We all know the most famous bit of ancient advice inscribed on the Temple of Apollo at Delphi: Know thyself. It’s a powerful and daunting recommendation. If you take it seriously, you will begin to push through all of the misconceptions you have, not only about yourself but about human beings generally. You will begin to think deeply about who you really are and who you ought to be.
Leafing through this old A-to-Z of celebrities is like finding a Mad Magazine from the nineteenth century. The book’s lyrics and images wondrously lampoon the– mostly– old men of European civilization. Instead of being revered as timeless sages, they are brought low, returned to us as fallen flesh-and-blood creatures. Their everyday lives get the tabloid treatment. And, just like today, lust is the common sin that most often brings these high and mighty men crashing down to earth.
Have we become unreasonable? In democracies around the world, anxious commentators exhort their fellow citizens to be more open-minded, more willing to engage in good-faith debate. In our era of hyperpolarization, social-media echo chambers and populist demagogues, many have turned to civility as the missing ingredient in our public life.
The best of this week’s philosophical internet from The New York Times, The Atlantic, Philosophy Now, Sam Harris, Medium, The Irish Times and The New York Review of Books.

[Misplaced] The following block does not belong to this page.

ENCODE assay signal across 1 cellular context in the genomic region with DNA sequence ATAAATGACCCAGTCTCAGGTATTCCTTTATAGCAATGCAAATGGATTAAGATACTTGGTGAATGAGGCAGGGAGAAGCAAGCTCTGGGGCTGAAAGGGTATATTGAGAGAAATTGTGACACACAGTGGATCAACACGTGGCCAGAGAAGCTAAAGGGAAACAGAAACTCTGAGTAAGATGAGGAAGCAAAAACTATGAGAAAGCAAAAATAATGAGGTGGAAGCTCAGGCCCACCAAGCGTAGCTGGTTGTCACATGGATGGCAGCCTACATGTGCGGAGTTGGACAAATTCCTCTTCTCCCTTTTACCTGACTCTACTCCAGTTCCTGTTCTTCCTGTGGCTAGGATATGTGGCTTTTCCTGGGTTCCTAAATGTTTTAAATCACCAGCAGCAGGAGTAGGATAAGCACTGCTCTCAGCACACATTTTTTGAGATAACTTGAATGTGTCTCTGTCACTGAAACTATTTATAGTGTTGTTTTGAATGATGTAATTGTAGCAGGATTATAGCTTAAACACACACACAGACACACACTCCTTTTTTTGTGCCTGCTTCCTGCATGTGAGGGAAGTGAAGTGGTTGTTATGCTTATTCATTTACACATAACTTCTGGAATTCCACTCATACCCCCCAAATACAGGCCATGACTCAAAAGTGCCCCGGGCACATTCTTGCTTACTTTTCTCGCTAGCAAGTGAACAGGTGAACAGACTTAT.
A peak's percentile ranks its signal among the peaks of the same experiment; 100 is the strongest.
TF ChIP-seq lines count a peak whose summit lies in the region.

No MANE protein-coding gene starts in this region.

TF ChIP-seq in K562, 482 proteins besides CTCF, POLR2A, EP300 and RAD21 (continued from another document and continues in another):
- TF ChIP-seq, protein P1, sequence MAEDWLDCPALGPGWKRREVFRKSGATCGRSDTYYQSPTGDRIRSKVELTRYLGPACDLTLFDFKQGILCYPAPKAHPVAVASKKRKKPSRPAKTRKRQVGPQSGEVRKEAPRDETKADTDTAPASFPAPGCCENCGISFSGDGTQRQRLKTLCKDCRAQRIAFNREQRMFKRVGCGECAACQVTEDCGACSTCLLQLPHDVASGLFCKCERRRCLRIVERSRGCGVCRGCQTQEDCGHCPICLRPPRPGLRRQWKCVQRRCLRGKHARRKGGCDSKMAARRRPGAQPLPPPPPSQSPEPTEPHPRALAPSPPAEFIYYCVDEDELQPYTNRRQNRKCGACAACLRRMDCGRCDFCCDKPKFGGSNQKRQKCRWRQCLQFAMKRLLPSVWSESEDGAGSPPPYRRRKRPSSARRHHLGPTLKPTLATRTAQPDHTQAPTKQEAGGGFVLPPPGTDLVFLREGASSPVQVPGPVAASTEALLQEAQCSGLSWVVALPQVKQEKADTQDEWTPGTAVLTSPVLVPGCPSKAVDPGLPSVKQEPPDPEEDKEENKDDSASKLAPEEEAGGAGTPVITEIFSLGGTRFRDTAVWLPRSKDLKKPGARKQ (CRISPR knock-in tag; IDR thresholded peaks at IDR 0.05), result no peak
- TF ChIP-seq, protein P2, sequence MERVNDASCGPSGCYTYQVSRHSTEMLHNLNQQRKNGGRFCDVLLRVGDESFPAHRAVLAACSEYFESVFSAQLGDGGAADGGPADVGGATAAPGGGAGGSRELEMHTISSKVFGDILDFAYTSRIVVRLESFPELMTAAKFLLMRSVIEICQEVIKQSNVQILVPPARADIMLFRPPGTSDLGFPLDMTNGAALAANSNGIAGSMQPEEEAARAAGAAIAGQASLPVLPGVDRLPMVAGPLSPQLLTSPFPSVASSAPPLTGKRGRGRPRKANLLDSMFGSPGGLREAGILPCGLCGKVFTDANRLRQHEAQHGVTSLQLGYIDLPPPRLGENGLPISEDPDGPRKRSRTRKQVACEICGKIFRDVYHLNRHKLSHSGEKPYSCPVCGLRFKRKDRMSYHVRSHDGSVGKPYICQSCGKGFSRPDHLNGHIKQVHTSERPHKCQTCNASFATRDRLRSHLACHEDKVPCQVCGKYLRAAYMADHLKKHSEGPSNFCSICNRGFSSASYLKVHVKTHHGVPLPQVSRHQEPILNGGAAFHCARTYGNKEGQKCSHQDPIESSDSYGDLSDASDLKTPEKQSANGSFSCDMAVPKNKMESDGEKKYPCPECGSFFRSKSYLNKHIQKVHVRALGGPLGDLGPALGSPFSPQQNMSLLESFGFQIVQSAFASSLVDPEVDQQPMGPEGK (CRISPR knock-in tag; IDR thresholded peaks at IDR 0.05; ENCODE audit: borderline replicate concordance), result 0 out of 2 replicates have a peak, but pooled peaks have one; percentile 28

“Studying philosophy may be about to pay off,” writes an Irish Times editor in a recent article. This is so, he claims, because the ethical challenges accompanying the rise of artificial intelligence, big data and biotech are simply too great, and apparently there is nobody around to address them.
Various Thoughts on the Occasion of a Comet (1682), nominally dedicated towards taking down erroneous and popular opinions about comets, was a controversial bestseller, and a foundational work for the French Enlightenment. In it, Bayle launches a battery of arguments for the possibility of a virtuous atheist.
Does Rilke fly in the face of our modern conceptions of marriage as an ever approximating intimacy, in which both sides ideally grow closer together, eventually merging into one?
Stoicism. The principle that emotional and physical self-control leads to inner peace and strength, allowing one to live a happier life.